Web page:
For the most part I have learned to just take a deep breath when I come to a screeching halt behind the many, many, many pedestrians who move slower than snails towards their destinations. Then I take a deeper breath when those snailestrians stand shoulder-to-shoulder blocking all hopes of a passing lane.
I have come to marvel at the social phenomenon of truly living-in-the-moment and not rushing through conversations, no matter where they take place and no matter who else has to press the pause button on their lives as a result. In the grocery store as a customer checks out they may strike-up a conversation with the cashier – a very nice notion indeed. But that cashier’s attention is then 100% handed over to the conversation making it virtually impossible to continue swiping items over the scanner. As the line builds with customers, no one shuffles in place, not a single “ahem” is uttered to help remind the cashier of what her job actually entails (according to American standards) and no one would even think of pulling the ultra-American maneuver of suggesting aloud that one of the other three empty checkout lines be opened. That wouldn’t be possible anyway because the other workers, sprinkled throughout the store, are gathered in their own conversations with each other. The sense of urgency seems to be lost here as if we were living out in the country and not a metropolitan city. In the almost seven months since I arrived in Barcelona, there has been just one single customer who was visibly in such a hurry that she was couldn’t take the wait and asked if she could go in front of me in line.
I have done my best to take things as they come, to deal with the trying experiences that “Life 2.0” has given me and I know that my newfound patience has made me healthier in so many ways. But everyone has a boiling point and I just hit mine.
In the last few days I learned of the national strike that will be taking place in Spain on Thursday, March 29. The strike is to fight the severe labor laws put in place when the new presidency began in December. The new laws make it easier for employers to reduce salaries and fire workers. With more than 23% unemployment in Spain, the last thing that those who do have jobs need is a greater threat that they could lose the precious work that they do have. The budgets for 2012 are due on March 30 and so, on March 29 there will be a strike that will shut down businesses and services including a huge reduction in public transportation and domestic and international flights. Right now they say that 40% of international flights will run. Who knows if mine will be one of them . . .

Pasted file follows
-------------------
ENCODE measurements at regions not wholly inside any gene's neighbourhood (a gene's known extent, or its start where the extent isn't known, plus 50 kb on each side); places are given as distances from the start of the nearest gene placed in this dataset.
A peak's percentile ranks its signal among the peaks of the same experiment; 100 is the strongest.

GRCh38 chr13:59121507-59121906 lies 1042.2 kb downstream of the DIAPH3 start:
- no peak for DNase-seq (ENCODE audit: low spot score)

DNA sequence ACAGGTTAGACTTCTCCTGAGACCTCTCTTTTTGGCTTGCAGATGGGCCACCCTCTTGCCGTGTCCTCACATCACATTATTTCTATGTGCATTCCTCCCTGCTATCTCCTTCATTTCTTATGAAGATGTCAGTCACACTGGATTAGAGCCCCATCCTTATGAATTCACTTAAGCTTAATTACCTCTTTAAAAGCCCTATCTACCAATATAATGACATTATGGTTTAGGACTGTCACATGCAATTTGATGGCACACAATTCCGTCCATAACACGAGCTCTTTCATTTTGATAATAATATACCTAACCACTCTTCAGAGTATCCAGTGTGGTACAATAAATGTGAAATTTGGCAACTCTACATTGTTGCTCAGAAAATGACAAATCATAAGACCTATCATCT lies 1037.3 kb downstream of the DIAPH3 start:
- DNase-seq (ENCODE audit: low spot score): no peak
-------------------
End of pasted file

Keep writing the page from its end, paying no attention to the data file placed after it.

After almost seven months since leaving Chicago, I am extremely excited to make my first trip home on Thursday morning. But, because of the strike, I spent almost an hour on the phone (via Google phone) in the past two days with Orbitz as they tried to see if Delta will waive the charges to change the ticket to another day. Since Delta doesn’t have official word yet on which flights will be affected they aren’t ready to waive fees and changing the ticket now would cost $700 – that’s $200 more than the ticket even cost in the first place. I did buy trip insurance but that doesn’t cover this situation. So Orbitz recommends that I call back tomorrow to see if there are any updates on the situation. I have students that I need to inform and reschedule and squeeze in for makeups at some point if I have to lose a day of class. I try to focus on the fact that I know everything will work out one way or another, I just wish I could fast forward a couple of days and be home already and have this ordeal over with.
And so, in the wise words of Frank Costanza, “Serenity now!”